December 3, 2010
Feliz Ano Nueve
Well the last day of 2010 did not look like it was going to be a good one by the looks of the early morning weather. I watch the sun come up on the Sea of Cortez each morning as I am writing this drivel, hence the early morning weather reports. But I was hopeful that the weather would improve because Profesora Dolores had promised us a field trip on this day and I was giddy with anticipation.
We grabbed a quick breakfast of the usual fruit and cereal and we were off to class at the Paradiso Hotel. We had a good time in class because now we can manage enough Spanish to think we know what we are doing. Dolores threatened me with the dictionary at one point and I think she meant to hit me with it. It is a big thick book but the hard covers have long ago disappeared so I was not too concerned.
After class we piled into my car and went off to La Manga which is not very far from Hotel Paradiso in distance but it is way behind in development. Apparently at one point some fishermen set up shop there and just never went back to where they belonged. They are known as ‘The Invaders’ and were shunned by the rest of the local towns and governments until just recently. They have set up a small town of modest homes seemingly without any connection to power or water.
But what they do have is seafood and they know what to do with it. They are way more restaurants than the population of 115 could ever support. So they make their living serving very fresh seafood, delightfully prepared, at a reasonable price with a vista that is just gorgeous to anyone who will make the trip to their little part of the world. If they run short of something they go right down to the sea and get some more.
This town is a project of Dolores, who works with the people there to get a better life mostly through increasing their opportunities for an education. The local Rotary club has supposedly helped also and improvements have been made in that they now have water tanks on their homes and the road to the town is being repaired. The road is all dirt and it looks like it will remain that way. The faint of heart would not travel this road without some knowledge of what lay at the end of the road. If you have the heart of a chicken you just don’t get to have the best seafood.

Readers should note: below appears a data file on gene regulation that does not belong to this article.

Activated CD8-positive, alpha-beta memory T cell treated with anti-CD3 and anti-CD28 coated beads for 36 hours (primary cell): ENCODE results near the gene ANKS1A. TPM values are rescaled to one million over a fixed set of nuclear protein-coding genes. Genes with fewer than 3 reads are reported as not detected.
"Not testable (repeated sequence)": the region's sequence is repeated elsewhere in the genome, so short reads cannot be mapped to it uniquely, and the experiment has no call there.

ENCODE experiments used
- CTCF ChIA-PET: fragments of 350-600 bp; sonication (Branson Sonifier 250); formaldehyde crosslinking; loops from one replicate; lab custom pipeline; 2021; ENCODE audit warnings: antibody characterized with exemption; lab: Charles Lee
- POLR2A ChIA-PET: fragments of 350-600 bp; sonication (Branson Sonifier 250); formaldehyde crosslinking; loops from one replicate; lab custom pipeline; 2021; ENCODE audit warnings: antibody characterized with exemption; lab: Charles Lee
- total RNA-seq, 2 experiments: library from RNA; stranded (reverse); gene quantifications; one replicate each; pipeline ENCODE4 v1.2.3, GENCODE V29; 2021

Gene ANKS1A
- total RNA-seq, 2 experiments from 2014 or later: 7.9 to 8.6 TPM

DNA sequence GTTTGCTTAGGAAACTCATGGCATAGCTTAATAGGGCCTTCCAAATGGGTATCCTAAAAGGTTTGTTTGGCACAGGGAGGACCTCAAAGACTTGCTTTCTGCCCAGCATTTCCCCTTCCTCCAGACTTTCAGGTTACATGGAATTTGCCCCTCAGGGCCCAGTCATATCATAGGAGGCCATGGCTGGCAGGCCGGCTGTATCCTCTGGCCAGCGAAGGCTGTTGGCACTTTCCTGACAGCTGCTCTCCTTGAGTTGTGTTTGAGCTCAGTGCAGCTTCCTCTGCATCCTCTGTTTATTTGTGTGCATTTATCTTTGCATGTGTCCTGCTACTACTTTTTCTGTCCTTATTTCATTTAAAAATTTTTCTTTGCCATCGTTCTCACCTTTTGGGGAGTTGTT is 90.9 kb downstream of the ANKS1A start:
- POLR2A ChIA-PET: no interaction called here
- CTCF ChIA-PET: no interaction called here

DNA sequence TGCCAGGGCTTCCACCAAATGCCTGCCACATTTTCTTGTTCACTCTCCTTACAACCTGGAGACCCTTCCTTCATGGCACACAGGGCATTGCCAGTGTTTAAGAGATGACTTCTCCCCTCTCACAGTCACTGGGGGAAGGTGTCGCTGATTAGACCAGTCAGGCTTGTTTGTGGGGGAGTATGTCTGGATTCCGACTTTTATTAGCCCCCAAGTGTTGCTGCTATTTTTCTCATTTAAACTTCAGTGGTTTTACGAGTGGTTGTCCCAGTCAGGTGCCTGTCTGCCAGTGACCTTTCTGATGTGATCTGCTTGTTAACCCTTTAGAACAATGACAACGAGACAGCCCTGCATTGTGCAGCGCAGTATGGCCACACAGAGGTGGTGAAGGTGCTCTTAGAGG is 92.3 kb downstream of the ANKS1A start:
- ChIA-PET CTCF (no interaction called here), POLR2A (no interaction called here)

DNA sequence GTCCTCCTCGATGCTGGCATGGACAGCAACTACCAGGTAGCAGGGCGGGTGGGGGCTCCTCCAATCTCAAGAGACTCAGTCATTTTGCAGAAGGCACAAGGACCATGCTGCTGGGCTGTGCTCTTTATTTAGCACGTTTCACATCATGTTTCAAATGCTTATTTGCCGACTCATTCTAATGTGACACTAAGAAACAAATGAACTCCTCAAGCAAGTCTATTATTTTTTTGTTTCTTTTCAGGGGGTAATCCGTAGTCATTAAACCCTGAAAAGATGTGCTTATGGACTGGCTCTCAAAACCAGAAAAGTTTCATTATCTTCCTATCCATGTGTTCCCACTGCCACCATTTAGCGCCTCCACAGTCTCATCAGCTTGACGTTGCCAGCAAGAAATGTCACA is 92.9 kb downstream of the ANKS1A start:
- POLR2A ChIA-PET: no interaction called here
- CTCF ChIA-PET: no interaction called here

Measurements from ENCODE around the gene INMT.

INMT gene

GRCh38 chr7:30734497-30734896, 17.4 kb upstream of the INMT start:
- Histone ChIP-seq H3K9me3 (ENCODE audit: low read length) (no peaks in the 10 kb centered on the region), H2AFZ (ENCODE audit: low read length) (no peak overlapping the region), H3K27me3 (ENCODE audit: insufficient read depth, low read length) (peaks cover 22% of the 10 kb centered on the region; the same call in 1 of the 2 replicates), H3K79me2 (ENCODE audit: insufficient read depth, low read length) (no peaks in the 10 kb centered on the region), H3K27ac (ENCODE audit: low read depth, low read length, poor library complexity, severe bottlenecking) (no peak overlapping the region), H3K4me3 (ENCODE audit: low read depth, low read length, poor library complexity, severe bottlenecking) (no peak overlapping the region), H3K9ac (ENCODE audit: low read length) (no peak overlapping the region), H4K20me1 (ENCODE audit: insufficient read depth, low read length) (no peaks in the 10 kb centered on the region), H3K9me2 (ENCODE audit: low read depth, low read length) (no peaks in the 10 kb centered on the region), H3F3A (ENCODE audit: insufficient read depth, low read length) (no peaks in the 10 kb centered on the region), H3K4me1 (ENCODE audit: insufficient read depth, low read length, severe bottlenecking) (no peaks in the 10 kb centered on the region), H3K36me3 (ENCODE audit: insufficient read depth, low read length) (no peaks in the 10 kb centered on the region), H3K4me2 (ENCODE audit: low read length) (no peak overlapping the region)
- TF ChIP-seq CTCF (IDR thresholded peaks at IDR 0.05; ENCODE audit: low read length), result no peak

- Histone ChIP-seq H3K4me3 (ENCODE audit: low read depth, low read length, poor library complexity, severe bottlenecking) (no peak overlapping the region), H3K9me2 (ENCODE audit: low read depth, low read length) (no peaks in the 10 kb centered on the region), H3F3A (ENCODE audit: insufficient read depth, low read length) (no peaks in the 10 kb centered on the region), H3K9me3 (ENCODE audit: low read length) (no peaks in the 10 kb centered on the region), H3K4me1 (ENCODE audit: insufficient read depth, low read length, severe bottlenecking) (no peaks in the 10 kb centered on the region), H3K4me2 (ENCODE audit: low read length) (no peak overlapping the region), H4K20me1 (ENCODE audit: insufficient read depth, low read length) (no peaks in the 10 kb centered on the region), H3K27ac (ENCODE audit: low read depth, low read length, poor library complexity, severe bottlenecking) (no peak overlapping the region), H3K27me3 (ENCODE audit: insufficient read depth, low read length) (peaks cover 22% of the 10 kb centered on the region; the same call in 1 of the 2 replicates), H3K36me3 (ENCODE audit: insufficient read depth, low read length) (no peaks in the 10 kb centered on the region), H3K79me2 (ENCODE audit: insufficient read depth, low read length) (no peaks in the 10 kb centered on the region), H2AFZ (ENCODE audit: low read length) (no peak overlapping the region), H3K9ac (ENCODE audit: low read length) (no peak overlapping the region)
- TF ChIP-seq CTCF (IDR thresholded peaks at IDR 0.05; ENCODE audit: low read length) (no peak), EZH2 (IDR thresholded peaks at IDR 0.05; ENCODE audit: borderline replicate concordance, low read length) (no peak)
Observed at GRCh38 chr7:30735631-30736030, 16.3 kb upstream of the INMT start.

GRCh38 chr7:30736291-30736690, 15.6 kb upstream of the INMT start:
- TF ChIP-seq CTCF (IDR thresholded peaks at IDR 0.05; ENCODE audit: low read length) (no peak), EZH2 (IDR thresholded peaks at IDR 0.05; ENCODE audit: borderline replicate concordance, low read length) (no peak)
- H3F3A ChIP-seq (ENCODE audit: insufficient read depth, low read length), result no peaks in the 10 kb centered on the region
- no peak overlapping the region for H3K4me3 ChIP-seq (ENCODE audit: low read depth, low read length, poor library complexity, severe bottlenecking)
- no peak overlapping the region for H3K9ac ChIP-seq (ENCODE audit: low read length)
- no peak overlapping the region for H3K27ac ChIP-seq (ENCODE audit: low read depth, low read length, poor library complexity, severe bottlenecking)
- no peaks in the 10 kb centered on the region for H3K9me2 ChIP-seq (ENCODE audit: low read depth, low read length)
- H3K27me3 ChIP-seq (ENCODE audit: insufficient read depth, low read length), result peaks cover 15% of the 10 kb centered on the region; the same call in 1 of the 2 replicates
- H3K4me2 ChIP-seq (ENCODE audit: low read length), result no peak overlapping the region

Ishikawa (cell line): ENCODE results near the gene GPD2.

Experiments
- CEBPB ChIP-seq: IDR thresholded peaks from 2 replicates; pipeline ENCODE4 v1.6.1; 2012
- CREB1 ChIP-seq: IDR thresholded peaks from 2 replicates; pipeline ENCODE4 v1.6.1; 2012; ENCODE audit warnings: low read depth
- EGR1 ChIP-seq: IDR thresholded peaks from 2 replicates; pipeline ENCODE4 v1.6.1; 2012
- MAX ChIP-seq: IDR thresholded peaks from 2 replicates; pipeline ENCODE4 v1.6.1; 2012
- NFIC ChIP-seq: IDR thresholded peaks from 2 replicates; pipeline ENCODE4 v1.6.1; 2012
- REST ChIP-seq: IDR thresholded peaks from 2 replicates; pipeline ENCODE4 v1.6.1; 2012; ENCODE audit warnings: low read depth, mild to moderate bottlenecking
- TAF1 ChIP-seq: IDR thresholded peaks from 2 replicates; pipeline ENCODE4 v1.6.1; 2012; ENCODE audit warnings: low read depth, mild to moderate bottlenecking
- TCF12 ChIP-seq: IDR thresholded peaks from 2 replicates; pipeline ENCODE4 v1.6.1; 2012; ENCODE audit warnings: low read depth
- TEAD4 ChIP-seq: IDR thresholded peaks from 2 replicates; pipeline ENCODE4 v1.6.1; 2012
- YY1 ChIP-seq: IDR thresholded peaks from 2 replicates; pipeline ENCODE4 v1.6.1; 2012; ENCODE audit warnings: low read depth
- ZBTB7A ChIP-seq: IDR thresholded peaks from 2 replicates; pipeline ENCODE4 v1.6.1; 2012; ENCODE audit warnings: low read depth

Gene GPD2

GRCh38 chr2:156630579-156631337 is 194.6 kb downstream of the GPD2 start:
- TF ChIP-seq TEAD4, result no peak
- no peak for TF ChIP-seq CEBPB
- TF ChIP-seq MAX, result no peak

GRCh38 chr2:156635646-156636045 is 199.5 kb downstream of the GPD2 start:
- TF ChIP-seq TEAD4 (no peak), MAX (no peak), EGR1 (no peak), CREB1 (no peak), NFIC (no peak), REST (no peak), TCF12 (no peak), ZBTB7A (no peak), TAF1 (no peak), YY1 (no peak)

Dolores was somewhat upset that Paul Allen of Microsoft fame was here recently with his mega-yacht with the intent of buying the entire town of La Manga. This would displace these people who are scrapping out a living by fishing as he would most likely convert the entire area to his own use. Sitting there in this natural beauty watching the young children play on the beach while the dogs wandered the dusty streets, one could understand that ‘progress’ is maybe not for everyone.
So we settled into La Manga Restaurant which is by far the most viable building in town. We started off with raw oysters and clams and then more raw clams and fish cerviche and shrimp cerviche. I don’t think I have ever eaten a raw clam before but it was Dolores’s favorite so we had two plates of Chocolate Clams. And while I have had cerviche before it was nothing like what we were served here. Muy delicisoso!
I even worked up the nerve to ask the young waitress what a ‘Toasted Pregnant’ was or as they call it in Spanish, ‘The Embarrassment’. While I did not understand everything she said it seems that this dish is a mound of crab and shrimp that either looks like a pregnant woman’s belly or it will make your belly look like a pregnant woman’s. I don’t need any help on the latter, so I passed on this dish.
After some three hours or so of eating lunch we returned Dolores to her car. We went on the prerequisite shopping trip and returned to the casa. We read and studied a bit and played word games in Spanish. Then Lorenzo cooked us up some steaks and Karen made a spinach salad and we had another fine meal. Since there was no Football Americano on the TV we all called it an early New Year’s Eve.